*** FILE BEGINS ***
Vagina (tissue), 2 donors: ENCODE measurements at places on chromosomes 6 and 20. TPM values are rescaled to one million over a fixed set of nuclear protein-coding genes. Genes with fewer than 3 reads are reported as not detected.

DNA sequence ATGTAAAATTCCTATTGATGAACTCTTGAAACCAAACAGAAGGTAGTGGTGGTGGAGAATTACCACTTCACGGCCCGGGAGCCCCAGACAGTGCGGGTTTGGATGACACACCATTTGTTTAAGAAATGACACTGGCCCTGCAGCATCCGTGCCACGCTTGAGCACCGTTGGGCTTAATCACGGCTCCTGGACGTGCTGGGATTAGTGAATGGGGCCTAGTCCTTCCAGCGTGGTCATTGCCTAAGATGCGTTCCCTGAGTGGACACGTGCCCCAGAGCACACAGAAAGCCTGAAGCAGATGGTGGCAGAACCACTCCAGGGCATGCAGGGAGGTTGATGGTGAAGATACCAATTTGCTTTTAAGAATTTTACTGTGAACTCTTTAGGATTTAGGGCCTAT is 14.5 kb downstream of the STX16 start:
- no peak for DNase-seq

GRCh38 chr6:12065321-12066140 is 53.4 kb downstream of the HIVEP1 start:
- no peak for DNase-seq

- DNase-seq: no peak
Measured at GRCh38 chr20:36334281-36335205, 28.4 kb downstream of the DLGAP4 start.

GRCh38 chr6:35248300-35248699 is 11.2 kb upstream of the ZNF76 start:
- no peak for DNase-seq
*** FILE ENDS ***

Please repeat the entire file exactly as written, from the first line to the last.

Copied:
Vagina (tissue), 2 donors: ENCODE measurements at places on chromosomes 6 and 20. TPM values are rescaled to one million over a fixed set of nuclear protein-coding genes. Genes with fewer than 3 reads are reported as not detected.

DNA sequence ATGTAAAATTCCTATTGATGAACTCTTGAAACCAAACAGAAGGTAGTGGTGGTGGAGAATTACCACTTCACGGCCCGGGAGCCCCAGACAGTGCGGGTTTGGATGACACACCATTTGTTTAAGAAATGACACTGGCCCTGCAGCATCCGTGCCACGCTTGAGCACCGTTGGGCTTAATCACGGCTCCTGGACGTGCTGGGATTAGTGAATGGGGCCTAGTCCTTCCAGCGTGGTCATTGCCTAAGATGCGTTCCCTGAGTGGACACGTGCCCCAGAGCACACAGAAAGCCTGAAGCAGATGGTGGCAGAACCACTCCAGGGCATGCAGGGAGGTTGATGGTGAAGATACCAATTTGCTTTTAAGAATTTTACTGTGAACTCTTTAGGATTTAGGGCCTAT is 14.5 kb downstream of the STX16 start:
- no peak for DNase-seq

GRCh38 chr6:12065321-12066140 is 53.4 kb downstream of the HIVEP1 start:
- no peak for DNase-seq

- DNase-seq: no peak
Measured at GRCh38 chr20:36334281-36335205, 28.4 kb downstream of the DLGAP4 start.

GRCh38 chr6:35248300-35248699 is 11.2 kb upstream of the ZNF76 start:
- no peak for DNase-seq